XX/XY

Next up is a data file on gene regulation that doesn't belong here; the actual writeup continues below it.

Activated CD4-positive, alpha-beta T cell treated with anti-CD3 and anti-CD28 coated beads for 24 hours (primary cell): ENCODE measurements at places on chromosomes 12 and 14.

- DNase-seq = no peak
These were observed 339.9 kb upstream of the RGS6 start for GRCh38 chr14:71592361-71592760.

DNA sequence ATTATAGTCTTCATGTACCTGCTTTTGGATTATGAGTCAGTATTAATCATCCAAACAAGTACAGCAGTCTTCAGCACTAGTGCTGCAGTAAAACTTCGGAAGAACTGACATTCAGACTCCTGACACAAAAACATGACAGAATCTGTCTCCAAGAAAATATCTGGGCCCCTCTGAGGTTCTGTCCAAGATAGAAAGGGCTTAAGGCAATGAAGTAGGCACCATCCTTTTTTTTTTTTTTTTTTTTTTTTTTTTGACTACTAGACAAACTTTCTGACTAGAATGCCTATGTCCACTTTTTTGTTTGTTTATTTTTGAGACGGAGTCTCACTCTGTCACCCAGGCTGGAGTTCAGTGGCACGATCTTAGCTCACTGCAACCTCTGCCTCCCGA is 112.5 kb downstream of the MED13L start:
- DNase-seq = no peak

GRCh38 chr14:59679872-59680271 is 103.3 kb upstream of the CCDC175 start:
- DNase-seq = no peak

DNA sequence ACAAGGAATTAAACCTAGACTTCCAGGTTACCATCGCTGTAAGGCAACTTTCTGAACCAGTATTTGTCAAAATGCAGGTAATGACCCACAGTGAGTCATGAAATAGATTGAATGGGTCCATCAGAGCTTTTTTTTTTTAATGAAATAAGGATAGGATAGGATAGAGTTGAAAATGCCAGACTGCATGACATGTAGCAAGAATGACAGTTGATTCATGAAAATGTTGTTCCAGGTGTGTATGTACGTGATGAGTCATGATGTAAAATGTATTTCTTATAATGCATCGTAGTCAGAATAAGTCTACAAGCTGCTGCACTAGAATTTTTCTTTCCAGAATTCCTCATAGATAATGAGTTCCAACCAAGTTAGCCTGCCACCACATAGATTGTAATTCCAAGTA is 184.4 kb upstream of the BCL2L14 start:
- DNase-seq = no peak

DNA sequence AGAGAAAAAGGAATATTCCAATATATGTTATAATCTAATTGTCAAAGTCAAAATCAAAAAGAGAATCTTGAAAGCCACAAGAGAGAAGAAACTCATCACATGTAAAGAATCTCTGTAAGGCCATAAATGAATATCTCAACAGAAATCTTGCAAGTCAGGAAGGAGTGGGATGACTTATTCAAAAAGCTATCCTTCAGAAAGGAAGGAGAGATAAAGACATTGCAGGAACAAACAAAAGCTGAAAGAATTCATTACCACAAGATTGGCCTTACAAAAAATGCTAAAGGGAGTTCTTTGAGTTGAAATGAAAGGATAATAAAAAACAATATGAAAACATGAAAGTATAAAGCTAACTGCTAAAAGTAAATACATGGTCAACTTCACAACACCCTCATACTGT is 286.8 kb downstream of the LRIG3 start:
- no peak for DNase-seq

XX/XY opens with just the kind of primal sexual scene its title suggests. On a New York subway, a man (Mark Ruffalo) and a woman (Maya Stange) spot each other, as the film freeze-frames over telling, split-second glances of mutual interest. Later, when they meet unexpectedly at a party, a more direct flirtation seems destined to take them to the bedroom. Then the environment, a drunken party at Sarah Lawrence College in 1993, takes over where biology leaves off. Casting dating tradition aside, Stange suggests that her friend Kathleen Robertson be a part of what follows, but the unsatisfactory outcome of the proceedings reveals that Stange is motivated more by playfulness and the permissiveness around her than by deep-seated desire. While the trio never quite produces the dizzying peaks it might have anticipated, what follows is less predictable still. Stange and Ruffalo pair up, but they keep Robertson circling around, almost as if their thwarted threesome has been redirected into the kind of drawn-out drama of friendship and passion that only really makes sense until the world's demands kick in. First-time writer-director Austin Chick even uses the kind of falling-in-love montage usually reserved for giddy couples, but elsewhere, he keeps the direction low-key, providing just enough dialogue to get the job done, and letting the situation's joy and hurt speak for themselves. The hurt quickly overwhelms the joy, and later casts a shadow over XX/XY's talkier second half, which takes place in the present day, when all three players unexpectedly reunite. The 10-year bracket has convention going for it, but the film suggests other motives. Wearing a Dennis Miller smirk and facial hair that might have been grown simply out of whimsy, and unable to answer a question without sarcasm or misdirection, Ruffalo's character may be the first unflattering look back at Generation X; his inability to decide what he wants takes its toll on those around him, then on himself. Though initially off-putting, Chick's distanced direction pays off as XX/XY goes along. The first act's Bret Easton Ellis-lite indulgences give way to a second act in which words take the place of actions, but do little to dull the ache of unrequited desire, lost opportunities, and thoughtless indulgence. XX/XY features a grim moralism that its flashes of humor only underscore, but the cast and characters invest Chick's tug of truth and consequences with the authenticity of an accidentally observed moment. Chick opens on a world with no strings attached, then pulls back to show that the strings stretch to infinity.

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